Board Communications Condominium Governance Legal Neighbor Issues Noise

Mentally Ill Child of Condo Neighbor Creating Noise Nuisance

D.E. from outside of Connecticut writes:

Dear Mister Condo,

We have been living in our condo for three years and love it. Recently new owners moved in next door with their 9-year-old child. Come to find out she bangs her head against the wall and screams bloody murder at all times of the day. Unfortunately, she has mental illness – bipolar, OCD, etc. I have spoken with them nicely 3 times and when we have asked it does stop so it seems like it is in control and they are just lazy. They came from a 3800-square foot home to a 1450-square foot condo. Knowing there are issues like this I would think you would investigate your surroundings first before buying this type of place. My brother was mentally challenged so I certainly have compassion but this really has to stop – I am on the verge of calling 911 every time this happens. What is my recourse?

Mister Condo replies:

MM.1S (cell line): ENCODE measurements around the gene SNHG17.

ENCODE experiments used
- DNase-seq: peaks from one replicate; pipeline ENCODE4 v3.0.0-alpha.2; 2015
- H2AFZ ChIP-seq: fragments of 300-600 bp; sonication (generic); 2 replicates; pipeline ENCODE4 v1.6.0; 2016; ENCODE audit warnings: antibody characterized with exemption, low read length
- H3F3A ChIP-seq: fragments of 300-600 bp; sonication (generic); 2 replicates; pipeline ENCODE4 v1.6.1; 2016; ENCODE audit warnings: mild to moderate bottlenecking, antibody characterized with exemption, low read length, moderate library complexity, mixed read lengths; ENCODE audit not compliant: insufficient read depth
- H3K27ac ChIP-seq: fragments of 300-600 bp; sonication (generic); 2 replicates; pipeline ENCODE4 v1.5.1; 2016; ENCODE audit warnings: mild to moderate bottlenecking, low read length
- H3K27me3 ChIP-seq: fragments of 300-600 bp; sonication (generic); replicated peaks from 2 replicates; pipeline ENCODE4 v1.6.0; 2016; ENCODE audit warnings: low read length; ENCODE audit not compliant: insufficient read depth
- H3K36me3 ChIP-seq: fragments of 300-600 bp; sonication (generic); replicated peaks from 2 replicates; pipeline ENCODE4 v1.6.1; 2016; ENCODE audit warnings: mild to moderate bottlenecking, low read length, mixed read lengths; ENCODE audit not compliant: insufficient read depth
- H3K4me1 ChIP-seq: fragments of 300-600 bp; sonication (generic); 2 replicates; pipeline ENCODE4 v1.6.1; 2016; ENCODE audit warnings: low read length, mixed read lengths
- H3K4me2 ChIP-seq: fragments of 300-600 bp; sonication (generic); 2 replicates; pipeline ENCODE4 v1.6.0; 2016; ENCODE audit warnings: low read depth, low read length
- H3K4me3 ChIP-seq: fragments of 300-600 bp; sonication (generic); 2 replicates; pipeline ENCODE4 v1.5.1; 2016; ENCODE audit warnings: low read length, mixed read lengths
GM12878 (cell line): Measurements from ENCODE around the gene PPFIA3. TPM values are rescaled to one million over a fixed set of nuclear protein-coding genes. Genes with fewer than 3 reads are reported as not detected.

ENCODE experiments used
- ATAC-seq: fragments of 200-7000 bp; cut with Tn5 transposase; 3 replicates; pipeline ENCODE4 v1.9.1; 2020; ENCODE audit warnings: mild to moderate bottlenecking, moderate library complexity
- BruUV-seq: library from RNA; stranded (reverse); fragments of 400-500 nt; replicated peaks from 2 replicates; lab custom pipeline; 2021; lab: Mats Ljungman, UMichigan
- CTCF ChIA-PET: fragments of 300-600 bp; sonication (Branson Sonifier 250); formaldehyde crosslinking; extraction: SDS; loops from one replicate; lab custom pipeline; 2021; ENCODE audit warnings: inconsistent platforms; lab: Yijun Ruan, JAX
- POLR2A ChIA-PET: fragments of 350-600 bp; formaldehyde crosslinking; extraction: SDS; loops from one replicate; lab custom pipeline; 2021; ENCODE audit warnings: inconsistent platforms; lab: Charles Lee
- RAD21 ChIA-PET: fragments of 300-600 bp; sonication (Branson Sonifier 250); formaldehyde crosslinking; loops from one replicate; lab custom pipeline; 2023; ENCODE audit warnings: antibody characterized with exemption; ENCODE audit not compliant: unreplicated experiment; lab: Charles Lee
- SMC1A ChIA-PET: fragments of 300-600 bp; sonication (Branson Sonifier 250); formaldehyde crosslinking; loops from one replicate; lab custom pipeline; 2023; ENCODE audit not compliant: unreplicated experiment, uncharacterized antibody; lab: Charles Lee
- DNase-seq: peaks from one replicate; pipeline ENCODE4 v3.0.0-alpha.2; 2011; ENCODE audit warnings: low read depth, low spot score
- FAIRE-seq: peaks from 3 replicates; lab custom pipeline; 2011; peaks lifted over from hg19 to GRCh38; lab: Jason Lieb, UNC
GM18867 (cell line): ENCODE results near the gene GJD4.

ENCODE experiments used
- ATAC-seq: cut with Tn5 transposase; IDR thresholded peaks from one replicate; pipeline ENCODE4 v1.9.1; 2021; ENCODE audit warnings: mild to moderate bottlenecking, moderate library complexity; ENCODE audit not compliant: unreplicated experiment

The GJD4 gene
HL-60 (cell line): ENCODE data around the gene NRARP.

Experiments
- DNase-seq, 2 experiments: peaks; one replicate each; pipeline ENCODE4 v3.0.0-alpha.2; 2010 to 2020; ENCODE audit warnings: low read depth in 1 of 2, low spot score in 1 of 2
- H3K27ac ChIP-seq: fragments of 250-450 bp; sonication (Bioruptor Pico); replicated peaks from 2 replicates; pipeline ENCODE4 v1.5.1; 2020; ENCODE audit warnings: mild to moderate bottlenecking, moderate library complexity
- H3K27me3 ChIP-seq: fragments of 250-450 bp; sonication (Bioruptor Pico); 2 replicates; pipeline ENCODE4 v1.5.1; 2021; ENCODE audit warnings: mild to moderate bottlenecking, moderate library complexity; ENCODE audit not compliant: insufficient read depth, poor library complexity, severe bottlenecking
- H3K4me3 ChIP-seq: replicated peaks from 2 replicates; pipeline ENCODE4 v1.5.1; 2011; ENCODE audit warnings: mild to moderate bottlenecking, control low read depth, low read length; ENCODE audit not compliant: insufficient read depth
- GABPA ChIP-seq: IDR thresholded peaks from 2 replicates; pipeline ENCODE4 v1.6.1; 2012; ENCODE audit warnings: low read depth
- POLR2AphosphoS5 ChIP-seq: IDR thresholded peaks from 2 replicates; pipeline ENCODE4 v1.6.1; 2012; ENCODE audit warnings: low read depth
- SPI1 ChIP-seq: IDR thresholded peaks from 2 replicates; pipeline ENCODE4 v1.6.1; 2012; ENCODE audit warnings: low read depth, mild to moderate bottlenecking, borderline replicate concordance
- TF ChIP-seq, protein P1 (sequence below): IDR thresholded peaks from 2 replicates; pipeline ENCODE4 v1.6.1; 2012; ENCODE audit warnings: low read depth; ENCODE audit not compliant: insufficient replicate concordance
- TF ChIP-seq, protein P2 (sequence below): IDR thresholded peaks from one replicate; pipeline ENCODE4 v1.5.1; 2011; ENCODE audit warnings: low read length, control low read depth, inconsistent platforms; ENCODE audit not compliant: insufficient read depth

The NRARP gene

D.E., you are kind to be considerate and compassionate to understand the challenges your neighbors are facing. However, all unit owners, including you, have a right to peaceable enjoyment of their units. Clearly, this noise, regardless of the source, is violating your right to peace and quiet. Your recourse is to file an official complaint against your neighbor with the Board who will then take appropriate action. Typically, that involves summoning your neighbor to appear before the Board to address the rule violation. The Board then can take further action which is typically a fine or whatever else is outlined in your governing documents. If the noise continues, you continue to report it to the Board in writing (usually via the Property Manager). Your complaints are records of the association and, as such, are subject to review by any association members, including your neighbor. For this reason, some unit owners are reluctant to file a formal complaint. However, you have already tried the nice route and only received temporary reprieve. It is up to you to take the next step to restore the peace and quiet you are entitled to. Perhaps your neighbor will do a better job of restoring the calmness or perhaps they will realize that this close living quarters just isn’t the proper environment to raise a child with these types of special needs. Either way, I hope you get your peace and quiet back. All the best!

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